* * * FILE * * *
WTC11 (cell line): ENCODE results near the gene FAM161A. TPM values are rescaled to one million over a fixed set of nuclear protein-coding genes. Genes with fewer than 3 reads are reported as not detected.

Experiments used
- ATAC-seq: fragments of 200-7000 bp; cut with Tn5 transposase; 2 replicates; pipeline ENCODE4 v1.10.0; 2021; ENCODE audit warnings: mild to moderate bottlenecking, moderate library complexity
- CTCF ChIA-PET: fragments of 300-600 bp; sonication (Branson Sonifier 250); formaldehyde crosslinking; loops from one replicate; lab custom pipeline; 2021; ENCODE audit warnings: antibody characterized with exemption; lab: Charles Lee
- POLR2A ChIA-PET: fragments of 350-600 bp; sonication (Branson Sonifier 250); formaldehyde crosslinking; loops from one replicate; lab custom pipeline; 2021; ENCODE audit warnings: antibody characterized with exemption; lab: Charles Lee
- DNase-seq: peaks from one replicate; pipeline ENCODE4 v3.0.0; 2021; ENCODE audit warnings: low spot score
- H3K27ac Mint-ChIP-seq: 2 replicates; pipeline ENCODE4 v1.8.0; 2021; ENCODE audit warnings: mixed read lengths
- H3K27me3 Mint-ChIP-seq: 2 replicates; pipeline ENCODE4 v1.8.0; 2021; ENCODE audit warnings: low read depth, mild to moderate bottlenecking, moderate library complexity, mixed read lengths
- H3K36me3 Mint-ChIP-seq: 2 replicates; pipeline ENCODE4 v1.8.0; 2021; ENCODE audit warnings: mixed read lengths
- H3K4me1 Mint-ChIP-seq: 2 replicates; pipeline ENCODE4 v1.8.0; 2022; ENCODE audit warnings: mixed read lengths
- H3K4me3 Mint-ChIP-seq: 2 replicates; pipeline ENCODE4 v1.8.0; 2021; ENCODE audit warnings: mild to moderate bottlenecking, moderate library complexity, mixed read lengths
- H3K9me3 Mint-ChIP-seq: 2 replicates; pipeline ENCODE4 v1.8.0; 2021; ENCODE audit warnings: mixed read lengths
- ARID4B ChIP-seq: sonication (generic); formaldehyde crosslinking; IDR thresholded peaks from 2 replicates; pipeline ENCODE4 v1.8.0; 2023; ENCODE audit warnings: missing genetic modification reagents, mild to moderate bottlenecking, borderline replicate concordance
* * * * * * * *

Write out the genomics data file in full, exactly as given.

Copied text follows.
WTC11 (cell line): ENCODE results near the gene FAM161A. TPM values are rescaled to one million over a fixed set of nuclear protein-coding genes. Genes with fewer than 3 reads are reported as not detected.

Experiments used
- ATAC-seq: fragments of 200-7000 bp; cut with Tn5 transposase; 2 replicates; pipeline ENCODE4 v1.10.0; 2021; ENCODE audit warnings: mild to moderate bottlenecking, moderate library complexity
- CTCF ChIA-PET: fragments of 300-600 bp; sonication (Branson Sonifier 250); formaldehyde crosslinking; loops from one replicate; lab custom pipeline; 2021; ENCODE audit warnings: antibody characterized with exemption; lab: Charles Lee
- POLR2A ChIA-PET: fragments of 350-600 bp; sonication (Branson Sonifier 250); formaldehyde crosslinking; loops from one replicate; lab custom pipeline; 2021; ENCODE audit warnings: antibody characterized with exemption; lab: Charles Lee
- DNase-seq: peaks from one replicate; pipeline ENCODE4 v3.0.0; 2021; ENCODE audit warnings: low spot score
- H3K27ac Mint-ChIP-seq: 2 replicates; pipeline ENCODE4 v1.8.0; 2021; ENCODE audit warnings: mixed read lengths
- H3K27me3 Mint-ChIP-seq: 2 replicates; pipeline ENCODE4 v1.8.0; 2021; ENCODE audit warnings: low read depth, mild to moderate bottlenecking, moderate library complexity, mixed read lengths
- H3K36me3 Mint-ChIP-seq: 2 replicates; pipeline ENCODE4 v1.8.0; 2021; ENCODE audit warnings: mixed read lengths
- H3K4me1 Mint-ChIP-seq: 2 replicates; pipeline ENCODE4 v1.8.0; 2022; ENCODE audit warnings: mixed read lengths
- H3K4me3 Mint-ChIP-seq: 2 replicates; pipeline ENCODE4 v1.8.0; 2021; ENCODE audit warnings: mild to moderate bottlenecking, moderate library complexity, mixed read lengths
- H3K9me3 Mint-ChIP-seq: 2 replicates; pipeline ENCODE4 v1.8.0; 2021; ENCODE audit warnings: mixed read lengths
- ARID4B ChIP-seq: sonication (generic); formaldehyde crosslinking; IDR thresholded peaks from 2 replicates; pipeline ENCODE4 v1.8.0; 2023; ENCODE audit warnings: missing genetic modification reagents, mild to moderate bottlenecking, borderline replicate concordance